It also has a relatively small table compared to most table saws. With many typical table saws, you hav eot reach a bit to get your hand to the blade.
That's feature the bandsaw shares with the drill press.
Supposedly the most commonly reported injury with a RAS is the amputation of the left thumb by a person operating the saw with his right hand. I was taught to operate a RAS with my left hand, using my right to steady the workpiece. That way to put my hand in the path of the blade I'd have to reach across my body. It also means that my entire body is to the right of the blade with no part of my body inline with the blade. That, in turn, helps to prevent what is supposed to be the second most common RAS injury, dislocation of the shoulder when the saw kicks back. 'Kickback' in the case of RAS is kicking out toward the user.
Using the RAS left-handed sounded silly and awkward at first. It's downright unnatural. It's not the way Nahrm uses his. But after making one cut that way I was convinced it was the right way.
--

FF


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On 1 Apr 2005 13:18:49 -0800, snipped-for-privacy@spamcop.net wrote:
<snip>

I'm left/correct handed but use most power tools right handed.. the RAS is a definite exception, for the reasons that you listed..
I actually felt that I was using it "right handed", as I was aligning and holding the stock with my right hand and only using my left to pull the saw..
mac
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loutent wrote:

Your so right, using a recip (sawzall) this week on sheet steel when getting tired I had to stop and think when I realised just how stupid the cut I was attempting to make was...9 hours in to the third 11 hour day rebuilding the wifes car (rusty land-rover).
Niel.
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agreed that the fatigue factor is dangerous, but for me, not as bad as the repetition factor.. I tend to know when I'm getting to tired to have a good attention span when I'm doing various things in the shop, but the killer is when (on about any tool) you're into "production" mode and doing several of the same cuts, or whatever... you really have to stay focused or you sort of go on auto pilot... and that's when you are at risk..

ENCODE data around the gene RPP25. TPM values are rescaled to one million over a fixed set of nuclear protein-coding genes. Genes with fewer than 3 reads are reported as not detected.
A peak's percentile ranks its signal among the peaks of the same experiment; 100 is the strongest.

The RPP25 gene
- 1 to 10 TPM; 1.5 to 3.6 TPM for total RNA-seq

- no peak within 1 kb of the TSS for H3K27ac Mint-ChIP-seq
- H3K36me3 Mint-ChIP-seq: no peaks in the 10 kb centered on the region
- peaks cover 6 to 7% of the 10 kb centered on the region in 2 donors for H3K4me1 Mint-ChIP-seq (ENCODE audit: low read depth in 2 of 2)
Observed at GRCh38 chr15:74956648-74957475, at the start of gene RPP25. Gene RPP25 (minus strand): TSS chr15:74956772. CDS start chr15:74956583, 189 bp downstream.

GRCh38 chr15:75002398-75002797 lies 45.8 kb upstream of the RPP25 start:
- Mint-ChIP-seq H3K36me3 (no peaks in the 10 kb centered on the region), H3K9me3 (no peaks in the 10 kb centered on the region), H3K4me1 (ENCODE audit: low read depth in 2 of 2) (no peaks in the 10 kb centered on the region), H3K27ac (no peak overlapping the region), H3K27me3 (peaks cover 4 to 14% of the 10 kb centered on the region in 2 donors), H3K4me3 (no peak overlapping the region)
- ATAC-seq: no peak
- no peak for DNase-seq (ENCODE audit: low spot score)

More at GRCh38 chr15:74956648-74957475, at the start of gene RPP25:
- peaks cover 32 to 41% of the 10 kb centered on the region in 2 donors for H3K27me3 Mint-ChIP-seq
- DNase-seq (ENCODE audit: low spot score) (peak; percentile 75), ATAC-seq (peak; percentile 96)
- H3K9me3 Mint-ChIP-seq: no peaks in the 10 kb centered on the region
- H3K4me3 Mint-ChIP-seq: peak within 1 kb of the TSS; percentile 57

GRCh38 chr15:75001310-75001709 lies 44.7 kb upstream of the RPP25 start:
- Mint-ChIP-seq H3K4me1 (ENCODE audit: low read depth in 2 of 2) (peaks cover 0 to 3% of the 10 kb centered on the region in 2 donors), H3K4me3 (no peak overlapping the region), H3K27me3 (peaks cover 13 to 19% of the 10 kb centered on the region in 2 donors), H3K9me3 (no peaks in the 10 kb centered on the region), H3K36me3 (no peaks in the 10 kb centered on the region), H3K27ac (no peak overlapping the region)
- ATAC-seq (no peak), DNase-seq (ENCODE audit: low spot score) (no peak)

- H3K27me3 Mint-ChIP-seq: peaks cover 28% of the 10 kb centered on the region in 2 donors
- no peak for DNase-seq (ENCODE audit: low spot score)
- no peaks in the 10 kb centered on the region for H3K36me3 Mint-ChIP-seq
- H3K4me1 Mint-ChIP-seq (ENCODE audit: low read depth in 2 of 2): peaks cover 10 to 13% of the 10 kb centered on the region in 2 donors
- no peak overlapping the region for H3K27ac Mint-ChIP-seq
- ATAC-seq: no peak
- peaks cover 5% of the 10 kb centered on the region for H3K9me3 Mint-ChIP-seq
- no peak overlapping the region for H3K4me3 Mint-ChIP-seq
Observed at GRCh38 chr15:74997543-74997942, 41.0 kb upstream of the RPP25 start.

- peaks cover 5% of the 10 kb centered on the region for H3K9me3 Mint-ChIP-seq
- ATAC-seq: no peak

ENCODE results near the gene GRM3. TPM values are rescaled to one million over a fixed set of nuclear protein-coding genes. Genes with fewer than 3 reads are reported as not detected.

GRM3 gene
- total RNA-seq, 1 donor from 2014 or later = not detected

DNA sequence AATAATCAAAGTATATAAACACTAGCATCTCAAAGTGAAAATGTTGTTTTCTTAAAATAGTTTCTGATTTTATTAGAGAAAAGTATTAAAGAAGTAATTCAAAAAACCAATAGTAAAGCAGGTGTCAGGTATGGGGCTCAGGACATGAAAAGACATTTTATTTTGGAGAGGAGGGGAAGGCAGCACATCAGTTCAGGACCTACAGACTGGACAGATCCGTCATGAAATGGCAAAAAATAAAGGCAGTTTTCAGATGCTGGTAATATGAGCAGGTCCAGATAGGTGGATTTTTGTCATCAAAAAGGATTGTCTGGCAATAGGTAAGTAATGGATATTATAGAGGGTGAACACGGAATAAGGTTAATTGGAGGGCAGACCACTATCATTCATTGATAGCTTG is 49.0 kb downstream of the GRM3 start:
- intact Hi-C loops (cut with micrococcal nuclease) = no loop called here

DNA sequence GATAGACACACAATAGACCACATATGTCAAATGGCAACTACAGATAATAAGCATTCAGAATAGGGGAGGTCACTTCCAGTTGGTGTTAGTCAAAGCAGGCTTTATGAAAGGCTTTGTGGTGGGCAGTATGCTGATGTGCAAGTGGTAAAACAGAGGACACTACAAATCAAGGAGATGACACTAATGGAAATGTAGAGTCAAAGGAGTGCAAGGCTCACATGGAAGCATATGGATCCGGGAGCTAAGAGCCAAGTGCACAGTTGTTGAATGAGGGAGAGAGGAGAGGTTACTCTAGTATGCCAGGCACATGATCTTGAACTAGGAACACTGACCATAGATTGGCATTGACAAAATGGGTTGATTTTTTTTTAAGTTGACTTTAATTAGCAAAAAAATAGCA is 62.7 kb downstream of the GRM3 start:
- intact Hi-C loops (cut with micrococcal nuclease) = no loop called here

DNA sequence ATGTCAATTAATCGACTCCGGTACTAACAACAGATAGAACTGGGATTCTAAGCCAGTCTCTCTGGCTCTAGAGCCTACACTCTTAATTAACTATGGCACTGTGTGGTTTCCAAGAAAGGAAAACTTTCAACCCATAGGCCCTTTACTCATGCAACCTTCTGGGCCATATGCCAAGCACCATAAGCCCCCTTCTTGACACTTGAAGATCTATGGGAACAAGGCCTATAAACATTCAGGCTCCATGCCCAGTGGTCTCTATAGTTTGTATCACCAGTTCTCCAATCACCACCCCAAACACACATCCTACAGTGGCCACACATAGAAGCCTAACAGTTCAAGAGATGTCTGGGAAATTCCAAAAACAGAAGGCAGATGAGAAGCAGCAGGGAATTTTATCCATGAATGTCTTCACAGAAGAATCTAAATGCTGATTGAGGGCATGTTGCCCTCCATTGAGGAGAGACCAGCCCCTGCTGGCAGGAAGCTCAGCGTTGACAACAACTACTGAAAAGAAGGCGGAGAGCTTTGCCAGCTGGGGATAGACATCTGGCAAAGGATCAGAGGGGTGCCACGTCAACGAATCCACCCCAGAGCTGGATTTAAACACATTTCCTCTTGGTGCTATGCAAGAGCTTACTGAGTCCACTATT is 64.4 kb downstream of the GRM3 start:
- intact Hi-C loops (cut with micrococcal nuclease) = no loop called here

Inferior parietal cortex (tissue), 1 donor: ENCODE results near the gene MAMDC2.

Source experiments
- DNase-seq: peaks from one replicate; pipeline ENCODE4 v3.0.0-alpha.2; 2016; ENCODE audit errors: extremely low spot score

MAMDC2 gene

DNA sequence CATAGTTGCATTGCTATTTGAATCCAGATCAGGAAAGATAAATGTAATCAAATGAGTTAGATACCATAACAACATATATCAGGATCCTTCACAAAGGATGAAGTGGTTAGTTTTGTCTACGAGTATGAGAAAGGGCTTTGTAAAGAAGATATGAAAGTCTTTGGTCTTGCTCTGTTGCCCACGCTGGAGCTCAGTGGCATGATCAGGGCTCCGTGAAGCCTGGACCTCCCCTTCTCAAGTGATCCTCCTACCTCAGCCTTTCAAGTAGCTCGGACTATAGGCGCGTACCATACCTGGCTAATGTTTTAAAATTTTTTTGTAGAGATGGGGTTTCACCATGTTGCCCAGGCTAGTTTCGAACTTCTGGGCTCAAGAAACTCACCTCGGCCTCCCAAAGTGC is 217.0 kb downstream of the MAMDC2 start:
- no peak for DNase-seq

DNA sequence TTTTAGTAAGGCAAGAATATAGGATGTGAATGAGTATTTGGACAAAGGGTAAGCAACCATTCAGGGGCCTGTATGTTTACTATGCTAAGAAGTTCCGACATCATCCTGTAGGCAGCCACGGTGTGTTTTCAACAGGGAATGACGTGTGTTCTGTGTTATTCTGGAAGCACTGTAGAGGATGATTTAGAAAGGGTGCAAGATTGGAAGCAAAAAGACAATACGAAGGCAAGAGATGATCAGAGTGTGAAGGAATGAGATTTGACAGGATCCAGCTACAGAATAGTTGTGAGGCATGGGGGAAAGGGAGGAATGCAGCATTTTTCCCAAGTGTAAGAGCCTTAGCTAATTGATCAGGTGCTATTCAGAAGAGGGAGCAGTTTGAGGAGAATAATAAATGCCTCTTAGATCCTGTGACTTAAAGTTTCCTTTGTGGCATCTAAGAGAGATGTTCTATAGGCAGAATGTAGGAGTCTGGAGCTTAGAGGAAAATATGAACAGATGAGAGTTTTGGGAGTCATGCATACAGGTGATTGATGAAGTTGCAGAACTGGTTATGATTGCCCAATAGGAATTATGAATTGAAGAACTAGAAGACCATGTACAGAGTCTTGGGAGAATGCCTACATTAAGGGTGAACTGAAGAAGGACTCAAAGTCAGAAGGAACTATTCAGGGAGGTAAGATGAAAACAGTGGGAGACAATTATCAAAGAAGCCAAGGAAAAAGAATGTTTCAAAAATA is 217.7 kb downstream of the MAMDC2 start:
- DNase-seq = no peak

mac
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Probably because TS users out number RAS users many times over. I'd bet that the TS accident ratio is far below that of the RAS.
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I do not own an RAS and am curious to know what makes them unusually dangerous? Seriously -- I competely believe it -- if you could just offer some discussion? Dave
On Thu, 31 Mar 2005 23:30:41 GMT, "Leon"

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On Fri, 01 Apr 2005 03:53:38 GMT, Unquestionably Confused

Only if you qualify the meaning of dangerous.
Most likely to have an accident ? (hammer, chisel, stacked heavy things)
Most serious, if you do have an accident? (spindle moulder, jointer)
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One of my shelves committed seppukku last week and took out the shop radio. I was asleep at the time.
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on 4/1/2005 8:41 AM Andy Dingley said the following:

Marking knife or pull saw?
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Unquestionably Confused wrote:

Sloppy either way--sounds more like hari-kari than seppukku.
--
--John
to email, dial "usenet" and validate
  Click to see the full signature.
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<snip>

"saws don't maim people, people maim people"?
mac